With news of a second coronavirus vaccine making headlines this week, we asked Salford Now listeners for their questions and concerns.
Vaccination specialist Doctor Colman Walsh gave us some answers.
Hannah in Pendleton said she’s worried about the possibility of severe side effects of having the vaccine. She noted that these concerns come from evidence that the swine flu vaccine caused narcolepsy in young people.
Doctor Colman assured that the production of the vaccine was safe.
He said: ” The swine flu vaccine was produced very, very quickly, but the difference is with the present vaccine- the Covid vaccine- I’d describe it like when you’re getting your house painted. Normally, you’d only have one man doing it.
“With the manufacturing of the Covid vaccine, they had hundreds doing it, so the whole world came behind the Covid vaccination and that’s why we think it’s a lot safer.”
The doctor also noted that the difficult part will be getting young people to take it, even after “the next stage” of studies.
Vaccines go through several stages of lab tests and clinical trials before they can be approved for use.
Regulators review the results of these trials to check whether a vaccine meets the required levels of safety and effectiveness.
— Department of Health and Social Care (@DHSCgovuk) November 16, 2020
“[The vaccine] will have to go through the studies and the next thing will be the elderly people” he said.
“We’d love that, in the long term, the younger generations would take it.
“They’ve done studies in Kingsbridge in London and only 50% of young people like Hannah are going to say yes to the vaccine. In order to live a normal life again, we need at least 60% of younger people persuaded.”
Sophie in MediaCity wondered: would it be just as effective to allow lots of the population to the infected with the virus rather than just vaccinating them?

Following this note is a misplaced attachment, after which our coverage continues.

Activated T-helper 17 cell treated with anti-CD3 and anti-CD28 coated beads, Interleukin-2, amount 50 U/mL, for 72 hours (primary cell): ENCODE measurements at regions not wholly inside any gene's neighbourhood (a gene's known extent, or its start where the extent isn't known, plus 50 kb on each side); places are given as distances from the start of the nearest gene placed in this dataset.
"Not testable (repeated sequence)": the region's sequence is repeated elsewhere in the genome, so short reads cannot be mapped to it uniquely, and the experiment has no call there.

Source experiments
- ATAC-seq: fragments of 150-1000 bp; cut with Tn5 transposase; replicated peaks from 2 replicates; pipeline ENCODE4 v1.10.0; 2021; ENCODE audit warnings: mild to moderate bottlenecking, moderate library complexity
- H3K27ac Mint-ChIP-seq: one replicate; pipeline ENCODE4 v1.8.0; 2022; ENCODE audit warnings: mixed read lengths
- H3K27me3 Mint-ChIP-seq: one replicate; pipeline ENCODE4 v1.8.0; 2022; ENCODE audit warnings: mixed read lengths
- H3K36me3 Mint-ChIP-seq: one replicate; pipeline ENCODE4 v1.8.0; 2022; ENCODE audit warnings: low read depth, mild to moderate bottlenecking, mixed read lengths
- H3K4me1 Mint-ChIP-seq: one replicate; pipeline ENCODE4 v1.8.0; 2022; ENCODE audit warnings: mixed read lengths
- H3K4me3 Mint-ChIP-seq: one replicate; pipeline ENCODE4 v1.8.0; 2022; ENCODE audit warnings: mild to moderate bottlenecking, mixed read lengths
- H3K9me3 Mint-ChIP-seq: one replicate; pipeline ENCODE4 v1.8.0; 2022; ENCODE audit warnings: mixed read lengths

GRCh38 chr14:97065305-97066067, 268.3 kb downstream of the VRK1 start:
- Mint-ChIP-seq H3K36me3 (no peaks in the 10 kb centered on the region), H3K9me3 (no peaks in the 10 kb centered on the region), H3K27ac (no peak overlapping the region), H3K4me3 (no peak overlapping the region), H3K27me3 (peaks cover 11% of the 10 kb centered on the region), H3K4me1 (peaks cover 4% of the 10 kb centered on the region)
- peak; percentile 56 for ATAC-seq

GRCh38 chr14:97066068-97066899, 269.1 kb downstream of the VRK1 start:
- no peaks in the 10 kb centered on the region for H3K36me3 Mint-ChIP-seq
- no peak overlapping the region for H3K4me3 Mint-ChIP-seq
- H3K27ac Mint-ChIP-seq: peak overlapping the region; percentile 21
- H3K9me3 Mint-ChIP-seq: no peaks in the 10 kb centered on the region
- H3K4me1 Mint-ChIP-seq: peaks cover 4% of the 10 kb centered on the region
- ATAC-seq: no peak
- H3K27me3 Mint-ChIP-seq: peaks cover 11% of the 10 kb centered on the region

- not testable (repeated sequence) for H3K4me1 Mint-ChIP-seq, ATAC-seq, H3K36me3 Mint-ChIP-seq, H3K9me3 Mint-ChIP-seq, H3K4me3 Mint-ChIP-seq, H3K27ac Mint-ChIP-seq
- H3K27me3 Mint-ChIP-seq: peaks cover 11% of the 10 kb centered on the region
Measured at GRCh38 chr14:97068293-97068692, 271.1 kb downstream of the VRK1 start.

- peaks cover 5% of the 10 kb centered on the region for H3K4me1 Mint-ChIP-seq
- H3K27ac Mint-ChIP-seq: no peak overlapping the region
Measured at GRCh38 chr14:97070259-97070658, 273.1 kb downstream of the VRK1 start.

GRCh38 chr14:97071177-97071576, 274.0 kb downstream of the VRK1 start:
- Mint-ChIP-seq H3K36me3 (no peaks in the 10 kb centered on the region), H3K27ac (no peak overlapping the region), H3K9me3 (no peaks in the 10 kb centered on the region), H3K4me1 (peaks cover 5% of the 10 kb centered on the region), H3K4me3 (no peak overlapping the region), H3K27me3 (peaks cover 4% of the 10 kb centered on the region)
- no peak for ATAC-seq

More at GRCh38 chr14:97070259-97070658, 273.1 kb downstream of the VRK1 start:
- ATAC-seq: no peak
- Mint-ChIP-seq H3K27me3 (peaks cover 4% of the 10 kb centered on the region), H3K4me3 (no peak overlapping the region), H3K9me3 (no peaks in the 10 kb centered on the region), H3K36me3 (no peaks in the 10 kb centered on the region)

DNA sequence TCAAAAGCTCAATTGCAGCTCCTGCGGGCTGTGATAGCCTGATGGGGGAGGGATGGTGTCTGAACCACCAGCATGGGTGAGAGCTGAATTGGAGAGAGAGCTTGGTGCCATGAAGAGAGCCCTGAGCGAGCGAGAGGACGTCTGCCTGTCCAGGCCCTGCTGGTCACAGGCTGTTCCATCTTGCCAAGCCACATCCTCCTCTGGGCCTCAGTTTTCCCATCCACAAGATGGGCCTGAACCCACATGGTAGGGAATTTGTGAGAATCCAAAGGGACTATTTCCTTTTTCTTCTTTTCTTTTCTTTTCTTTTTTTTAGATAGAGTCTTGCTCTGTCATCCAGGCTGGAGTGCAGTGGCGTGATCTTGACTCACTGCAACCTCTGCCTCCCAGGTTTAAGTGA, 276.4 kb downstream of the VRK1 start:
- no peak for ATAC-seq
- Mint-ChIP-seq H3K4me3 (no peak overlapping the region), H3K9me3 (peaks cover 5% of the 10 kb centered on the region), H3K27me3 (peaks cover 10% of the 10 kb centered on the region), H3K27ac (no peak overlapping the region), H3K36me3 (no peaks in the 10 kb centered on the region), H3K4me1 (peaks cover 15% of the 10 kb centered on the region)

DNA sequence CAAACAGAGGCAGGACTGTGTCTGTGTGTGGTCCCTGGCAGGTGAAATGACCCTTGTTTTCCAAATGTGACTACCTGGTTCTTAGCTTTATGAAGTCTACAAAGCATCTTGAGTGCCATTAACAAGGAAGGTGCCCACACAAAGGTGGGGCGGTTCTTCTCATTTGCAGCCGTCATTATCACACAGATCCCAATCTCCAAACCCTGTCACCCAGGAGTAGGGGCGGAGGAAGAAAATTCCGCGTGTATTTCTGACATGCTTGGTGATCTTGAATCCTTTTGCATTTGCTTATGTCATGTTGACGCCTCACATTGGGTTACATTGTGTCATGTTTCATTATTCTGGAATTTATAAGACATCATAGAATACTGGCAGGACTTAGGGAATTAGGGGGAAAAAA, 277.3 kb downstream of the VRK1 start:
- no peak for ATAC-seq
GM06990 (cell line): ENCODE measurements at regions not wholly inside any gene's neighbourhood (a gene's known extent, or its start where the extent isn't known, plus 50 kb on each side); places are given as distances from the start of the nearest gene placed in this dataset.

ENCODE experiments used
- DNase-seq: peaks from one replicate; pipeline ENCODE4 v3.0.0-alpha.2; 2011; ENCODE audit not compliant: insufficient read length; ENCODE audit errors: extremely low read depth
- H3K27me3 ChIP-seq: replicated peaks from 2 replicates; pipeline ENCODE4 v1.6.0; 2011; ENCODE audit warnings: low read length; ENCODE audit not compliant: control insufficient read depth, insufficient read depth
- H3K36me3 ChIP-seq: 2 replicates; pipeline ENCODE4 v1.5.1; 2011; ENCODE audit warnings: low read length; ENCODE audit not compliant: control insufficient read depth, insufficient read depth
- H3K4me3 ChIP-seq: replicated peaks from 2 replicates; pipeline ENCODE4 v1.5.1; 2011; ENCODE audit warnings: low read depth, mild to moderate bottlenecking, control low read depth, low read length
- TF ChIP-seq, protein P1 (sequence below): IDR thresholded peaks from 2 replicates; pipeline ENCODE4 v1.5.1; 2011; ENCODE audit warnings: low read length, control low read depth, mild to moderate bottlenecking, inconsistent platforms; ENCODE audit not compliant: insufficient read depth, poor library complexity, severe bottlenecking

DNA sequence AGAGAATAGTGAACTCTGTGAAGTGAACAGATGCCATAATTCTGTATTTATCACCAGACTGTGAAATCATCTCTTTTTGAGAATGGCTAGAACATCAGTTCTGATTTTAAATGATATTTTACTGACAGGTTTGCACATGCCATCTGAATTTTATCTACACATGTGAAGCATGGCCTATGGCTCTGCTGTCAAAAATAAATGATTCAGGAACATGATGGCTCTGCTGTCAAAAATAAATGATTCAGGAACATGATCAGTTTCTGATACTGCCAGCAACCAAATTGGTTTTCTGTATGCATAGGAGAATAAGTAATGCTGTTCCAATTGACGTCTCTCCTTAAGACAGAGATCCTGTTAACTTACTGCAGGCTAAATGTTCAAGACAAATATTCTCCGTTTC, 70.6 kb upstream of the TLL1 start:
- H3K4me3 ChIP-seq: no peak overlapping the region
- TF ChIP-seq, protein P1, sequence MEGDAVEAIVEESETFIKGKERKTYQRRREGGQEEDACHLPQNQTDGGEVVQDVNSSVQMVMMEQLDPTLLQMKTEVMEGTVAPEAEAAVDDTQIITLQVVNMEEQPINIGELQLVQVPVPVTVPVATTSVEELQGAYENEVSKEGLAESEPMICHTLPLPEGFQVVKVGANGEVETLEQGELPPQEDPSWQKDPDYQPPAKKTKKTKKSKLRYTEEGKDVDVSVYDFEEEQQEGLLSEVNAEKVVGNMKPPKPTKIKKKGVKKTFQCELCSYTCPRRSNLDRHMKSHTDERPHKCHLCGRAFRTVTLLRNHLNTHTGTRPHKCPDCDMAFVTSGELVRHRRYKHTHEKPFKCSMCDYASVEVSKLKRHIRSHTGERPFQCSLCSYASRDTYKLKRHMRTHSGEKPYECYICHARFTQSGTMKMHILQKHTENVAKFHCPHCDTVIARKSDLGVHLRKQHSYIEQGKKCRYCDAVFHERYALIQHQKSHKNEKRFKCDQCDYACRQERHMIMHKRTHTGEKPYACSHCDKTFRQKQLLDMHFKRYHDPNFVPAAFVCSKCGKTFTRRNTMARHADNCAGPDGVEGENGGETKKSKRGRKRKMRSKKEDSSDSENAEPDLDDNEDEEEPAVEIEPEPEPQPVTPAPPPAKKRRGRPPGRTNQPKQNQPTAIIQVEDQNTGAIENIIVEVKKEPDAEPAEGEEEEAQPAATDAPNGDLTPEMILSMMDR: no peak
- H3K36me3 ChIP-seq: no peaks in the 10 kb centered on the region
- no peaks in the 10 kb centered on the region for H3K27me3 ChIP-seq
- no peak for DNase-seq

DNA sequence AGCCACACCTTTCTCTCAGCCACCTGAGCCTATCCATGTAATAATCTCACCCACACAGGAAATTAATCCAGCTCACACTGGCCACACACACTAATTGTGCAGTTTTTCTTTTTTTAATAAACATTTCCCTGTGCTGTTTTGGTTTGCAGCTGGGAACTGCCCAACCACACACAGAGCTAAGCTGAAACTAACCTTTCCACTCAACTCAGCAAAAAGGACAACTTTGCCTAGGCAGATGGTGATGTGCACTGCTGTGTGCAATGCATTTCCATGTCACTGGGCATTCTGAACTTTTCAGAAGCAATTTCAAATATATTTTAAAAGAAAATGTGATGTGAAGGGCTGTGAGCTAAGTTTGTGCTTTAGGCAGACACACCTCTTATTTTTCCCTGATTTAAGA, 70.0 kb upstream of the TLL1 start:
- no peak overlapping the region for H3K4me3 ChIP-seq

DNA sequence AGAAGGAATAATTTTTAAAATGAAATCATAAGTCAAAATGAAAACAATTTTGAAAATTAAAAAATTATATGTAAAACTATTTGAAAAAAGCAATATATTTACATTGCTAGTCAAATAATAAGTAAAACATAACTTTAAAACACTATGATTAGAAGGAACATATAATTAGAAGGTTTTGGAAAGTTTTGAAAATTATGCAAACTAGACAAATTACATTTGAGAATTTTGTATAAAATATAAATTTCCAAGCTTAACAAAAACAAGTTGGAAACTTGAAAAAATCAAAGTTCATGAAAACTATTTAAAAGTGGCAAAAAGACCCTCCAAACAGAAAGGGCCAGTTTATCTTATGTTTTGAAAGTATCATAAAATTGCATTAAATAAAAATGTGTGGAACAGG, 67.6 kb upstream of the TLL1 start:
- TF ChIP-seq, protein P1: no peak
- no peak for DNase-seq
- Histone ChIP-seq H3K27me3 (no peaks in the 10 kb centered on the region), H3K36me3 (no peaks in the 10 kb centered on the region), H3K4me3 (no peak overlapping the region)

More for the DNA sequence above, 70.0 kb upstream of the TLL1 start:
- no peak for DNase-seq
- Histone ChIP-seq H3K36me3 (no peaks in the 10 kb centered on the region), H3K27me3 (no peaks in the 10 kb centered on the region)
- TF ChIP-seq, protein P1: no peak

“They have tried this” the doctor said. “Literally Donald Trump has tried this, and you’ve seen how many deaths there have been in the US. It really isn’t working.
“The European country that has done this is Sweden and they’re in an awful mess. They’re going to have lockdowns as well, so that really doesn’t work.”
Colman also stated that, despite how “excited” doctors and scientists were about the vaccine, the situation is still unpredictable.
“Your immunity can be quite short lived and that’s the interesting thing about the vaccine.
“We’re all very excited about it, but we don’t know how long that will last. We are going to need two of these vaccinations, but will we need it every year? I mean, there’s some studies saying that it could only last a couple of months, so that could could be carnage.”
Izzy in Eccles also raised concerns about the speed of the vaccine. She asked: could it be safe if it was produced at such a quick rate?
Doctor Colman acknowledged that even with the “enormous” studies, he understands that “there will be a concern.”
He said: “With older vaccines, you got the virus and you killed it and then you injected it. But all they’re doing here is taking a small, little bit of protein from the virus and injecting that in.
“So, obviously, we can’t say we’ve had the 10 years, but we’ve been giving the flu vaccine [for years] which is similar, and we’ve had very few side effects.”
He added: “A big worry for us medical people is there’s a lot of misinformation coming out there.”
“TikTok for instance, they have things saying “this is dangerous”. The other thing is, I do agree, we can’t trust our politicians. The head minister in the UK said they’ll have the vaccine by December- that won’t happen.”
With news of a new #coronavirus vaccine doing the rounds, I’m interested to know your thoughts. Would you take the vaccine? If not, what would your concerns be?
— Salford Now (@SalfordNow) November 16, 2020
The doctor noted that the public should have faith in the UK’s “fantastic universities and scientists” as they will “have the vaccine soon”.
Would Doctor Colman take the vaccine?
“My answer is always ‘yes'” he said.
” I won’t be the first one knocking on the door, but in the first couple of weeks, I’d be quite happy. I think that’s a good guideline.”